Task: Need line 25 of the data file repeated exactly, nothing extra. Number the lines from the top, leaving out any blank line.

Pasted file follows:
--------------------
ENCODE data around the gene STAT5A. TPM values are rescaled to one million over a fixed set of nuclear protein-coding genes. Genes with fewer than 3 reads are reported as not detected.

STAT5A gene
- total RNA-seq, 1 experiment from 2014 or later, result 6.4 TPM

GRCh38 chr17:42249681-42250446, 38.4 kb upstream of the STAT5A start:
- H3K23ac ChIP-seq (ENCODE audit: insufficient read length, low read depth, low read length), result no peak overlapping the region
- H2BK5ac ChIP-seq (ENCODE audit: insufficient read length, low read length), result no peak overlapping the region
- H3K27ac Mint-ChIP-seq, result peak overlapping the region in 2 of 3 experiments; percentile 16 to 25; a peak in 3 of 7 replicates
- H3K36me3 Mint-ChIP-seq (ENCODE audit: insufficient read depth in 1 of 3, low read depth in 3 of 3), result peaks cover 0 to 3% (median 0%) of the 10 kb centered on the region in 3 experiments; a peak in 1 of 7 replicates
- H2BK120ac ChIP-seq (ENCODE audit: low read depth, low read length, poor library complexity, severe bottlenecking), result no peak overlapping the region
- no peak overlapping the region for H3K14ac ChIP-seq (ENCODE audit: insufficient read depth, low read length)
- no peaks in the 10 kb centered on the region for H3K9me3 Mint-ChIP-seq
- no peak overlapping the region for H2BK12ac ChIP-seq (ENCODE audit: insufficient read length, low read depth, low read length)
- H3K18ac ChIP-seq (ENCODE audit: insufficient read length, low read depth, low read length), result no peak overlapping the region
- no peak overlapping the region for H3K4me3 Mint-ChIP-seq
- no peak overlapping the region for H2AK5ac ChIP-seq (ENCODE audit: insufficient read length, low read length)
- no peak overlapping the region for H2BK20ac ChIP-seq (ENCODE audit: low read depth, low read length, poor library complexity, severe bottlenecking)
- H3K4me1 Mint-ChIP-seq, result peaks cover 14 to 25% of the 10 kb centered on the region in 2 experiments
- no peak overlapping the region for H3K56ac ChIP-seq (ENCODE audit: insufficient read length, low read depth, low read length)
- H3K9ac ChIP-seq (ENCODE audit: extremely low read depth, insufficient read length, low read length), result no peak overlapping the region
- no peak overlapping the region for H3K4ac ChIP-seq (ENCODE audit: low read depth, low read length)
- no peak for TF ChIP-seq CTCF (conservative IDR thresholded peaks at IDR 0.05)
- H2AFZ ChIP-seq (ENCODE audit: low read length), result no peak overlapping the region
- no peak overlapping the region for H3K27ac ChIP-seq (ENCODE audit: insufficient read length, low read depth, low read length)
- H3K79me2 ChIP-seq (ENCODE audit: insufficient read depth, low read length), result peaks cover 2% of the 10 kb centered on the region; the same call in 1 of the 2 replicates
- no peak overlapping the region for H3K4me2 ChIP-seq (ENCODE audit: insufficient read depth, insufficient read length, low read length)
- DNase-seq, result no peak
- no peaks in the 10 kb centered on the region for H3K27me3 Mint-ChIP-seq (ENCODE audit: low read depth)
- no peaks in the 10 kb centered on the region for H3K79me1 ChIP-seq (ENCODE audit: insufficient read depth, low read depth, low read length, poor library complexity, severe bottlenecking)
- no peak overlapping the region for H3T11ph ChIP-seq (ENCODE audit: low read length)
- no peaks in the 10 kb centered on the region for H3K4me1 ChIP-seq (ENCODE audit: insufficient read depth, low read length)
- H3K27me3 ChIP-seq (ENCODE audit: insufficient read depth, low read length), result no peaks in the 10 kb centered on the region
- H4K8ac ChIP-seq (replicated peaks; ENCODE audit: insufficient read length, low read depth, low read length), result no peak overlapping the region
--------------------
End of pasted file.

- no peak overlapping the region for H3K4me2 ChIP-seq (ENCODE audit: insufficient read depth, insufficient read length, low read length)